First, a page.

KUALA LUMPUR (Reuters) - Malaysia ordered an investigation on Monday into what the government called a half-naked tattoo show held in the capital Kuala Lumpur, after pictures of heavily-inked men and women circulated on social media in the Muslim-majority nation.
The three-day Tattoo Malaysia Expo, which started on Friday and drew participants from 35 countries, was supported by the Ministry of Tourism, Arts & Culture, the show’s organizer said on its website.
But the ministry said this year’s event violated its standards for the first time since it was first held in 2015, and vowed “firm action” against the organizers.
Pictures in Malaysian media blurred the private parts of men and women in the show.
“It’s impossible for the ministry to approve any application for events that have obscene elements such as this, because it is not Malaysian culture, what more when the majority of Malaysians are Muslim,” Mohamaddin Ketapi, the minister of tourism, arts and culture, said in a statement.
“We will wait for the full investigation report ... and will not hesitate to take legal action if they are found to have been in violation of set conditions.”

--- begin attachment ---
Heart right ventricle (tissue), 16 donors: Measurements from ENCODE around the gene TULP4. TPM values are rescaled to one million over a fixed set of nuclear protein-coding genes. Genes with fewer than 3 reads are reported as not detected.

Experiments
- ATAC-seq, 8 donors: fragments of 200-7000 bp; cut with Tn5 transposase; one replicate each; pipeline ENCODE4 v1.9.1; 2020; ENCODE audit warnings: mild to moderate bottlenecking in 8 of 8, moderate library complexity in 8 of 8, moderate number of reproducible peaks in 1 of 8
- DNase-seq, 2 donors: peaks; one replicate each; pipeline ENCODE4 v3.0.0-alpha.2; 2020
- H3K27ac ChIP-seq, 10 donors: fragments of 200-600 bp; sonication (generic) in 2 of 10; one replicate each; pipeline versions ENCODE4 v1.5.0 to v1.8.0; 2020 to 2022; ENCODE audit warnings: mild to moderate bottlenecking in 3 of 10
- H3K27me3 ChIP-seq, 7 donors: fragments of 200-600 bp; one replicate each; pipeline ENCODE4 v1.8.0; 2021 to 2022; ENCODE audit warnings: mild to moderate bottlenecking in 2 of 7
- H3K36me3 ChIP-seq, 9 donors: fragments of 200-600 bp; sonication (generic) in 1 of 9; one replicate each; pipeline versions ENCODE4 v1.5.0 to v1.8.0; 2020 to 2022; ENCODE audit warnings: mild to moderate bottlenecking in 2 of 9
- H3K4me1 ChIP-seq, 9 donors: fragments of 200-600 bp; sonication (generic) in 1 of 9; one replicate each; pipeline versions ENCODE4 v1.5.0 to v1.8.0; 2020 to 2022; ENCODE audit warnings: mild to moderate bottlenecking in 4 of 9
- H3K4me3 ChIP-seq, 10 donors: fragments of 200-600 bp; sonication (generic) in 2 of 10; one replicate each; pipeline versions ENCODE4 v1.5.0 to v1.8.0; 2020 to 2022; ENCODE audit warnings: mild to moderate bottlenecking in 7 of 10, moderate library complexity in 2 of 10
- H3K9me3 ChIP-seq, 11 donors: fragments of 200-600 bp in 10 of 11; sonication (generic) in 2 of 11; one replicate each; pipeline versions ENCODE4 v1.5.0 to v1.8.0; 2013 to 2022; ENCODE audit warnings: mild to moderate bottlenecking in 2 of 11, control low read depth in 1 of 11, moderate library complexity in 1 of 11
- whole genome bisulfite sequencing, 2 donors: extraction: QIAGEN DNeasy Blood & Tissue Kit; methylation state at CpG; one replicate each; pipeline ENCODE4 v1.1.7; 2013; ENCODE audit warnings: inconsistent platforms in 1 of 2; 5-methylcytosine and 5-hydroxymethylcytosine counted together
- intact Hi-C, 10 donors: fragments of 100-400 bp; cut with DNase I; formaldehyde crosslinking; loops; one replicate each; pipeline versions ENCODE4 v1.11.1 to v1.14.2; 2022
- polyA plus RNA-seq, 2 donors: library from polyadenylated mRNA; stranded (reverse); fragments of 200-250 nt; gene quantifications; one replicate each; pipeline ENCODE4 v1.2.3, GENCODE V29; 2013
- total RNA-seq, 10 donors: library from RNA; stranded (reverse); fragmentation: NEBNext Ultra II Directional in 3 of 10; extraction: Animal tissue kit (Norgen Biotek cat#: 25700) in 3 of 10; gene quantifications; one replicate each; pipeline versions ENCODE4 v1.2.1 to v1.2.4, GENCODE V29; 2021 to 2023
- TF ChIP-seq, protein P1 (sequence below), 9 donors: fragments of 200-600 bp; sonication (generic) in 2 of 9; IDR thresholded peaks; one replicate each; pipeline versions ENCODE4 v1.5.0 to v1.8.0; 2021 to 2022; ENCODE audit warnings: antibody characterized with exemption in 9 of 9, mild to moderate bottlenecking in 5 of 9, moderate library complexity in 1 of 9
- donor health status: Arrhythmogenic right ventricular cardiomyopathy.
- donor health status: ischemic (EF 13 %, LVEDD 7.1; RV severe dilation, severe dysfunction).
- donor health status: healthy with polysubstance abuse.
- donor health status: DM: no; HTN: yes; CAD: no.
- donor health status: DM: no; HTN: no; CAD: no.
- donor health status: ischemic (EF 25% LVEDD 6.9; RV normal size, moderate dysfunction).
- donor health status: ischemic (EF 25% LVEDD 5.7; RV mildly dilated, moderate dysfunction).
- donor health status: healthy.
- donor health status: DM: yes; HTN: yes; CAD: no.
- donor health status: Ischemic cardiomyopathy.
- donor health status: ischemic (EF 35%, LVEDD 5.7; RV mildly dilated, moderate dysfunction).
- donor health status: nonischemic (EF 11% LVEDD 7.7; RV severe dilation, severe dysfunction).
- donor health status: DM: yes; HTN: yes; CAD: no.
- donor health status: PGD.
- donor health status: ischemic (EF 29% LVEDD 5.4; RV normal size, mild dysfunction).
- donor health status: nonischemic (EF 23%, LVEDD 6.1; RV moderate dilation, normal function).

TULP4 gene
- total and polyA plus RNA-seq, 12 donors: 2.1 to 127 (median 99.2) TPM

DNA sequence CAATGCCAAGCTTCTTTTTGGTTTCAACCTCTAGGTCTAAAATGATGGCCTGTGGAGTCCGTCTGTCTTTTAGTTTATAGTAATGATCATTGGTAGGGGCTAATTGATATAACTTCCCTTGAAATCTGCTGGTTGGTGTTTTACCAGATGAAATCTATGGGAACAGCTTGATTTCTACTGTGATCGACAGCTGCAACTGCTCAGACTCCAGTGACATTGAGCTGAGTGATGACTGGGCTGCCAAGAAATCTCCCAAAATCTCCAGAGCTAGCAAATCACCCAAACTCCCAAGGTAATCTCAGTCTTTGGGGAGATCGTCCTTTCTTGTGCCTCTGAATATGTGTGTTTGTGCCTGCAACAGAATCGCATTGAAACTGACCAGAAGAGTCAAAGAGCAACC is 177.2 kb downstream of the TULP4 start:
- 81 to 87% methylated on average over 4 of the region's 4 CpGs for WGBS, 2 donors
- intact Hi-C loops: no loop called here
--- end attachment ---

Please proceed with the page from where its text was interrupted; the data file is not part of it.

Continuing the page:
One of the event’s organizers, Carlos Benny Majakil, told Reuters he had no comment on the issue.
Authorities in Malaysia, where ethnic Malay Muslims make up 60% of a population of 32 million, tend to lean towards religious and cultural conservatism.
A Malaysian religious court last month sentenced five men to jail, caning and fines for attempting gay sex. In September 2018, two women were caned for “attempting lesbian sex” in the east coast state of Terengganu.
Reporting by Krishna N. Das; Editing by Clarence Fernandez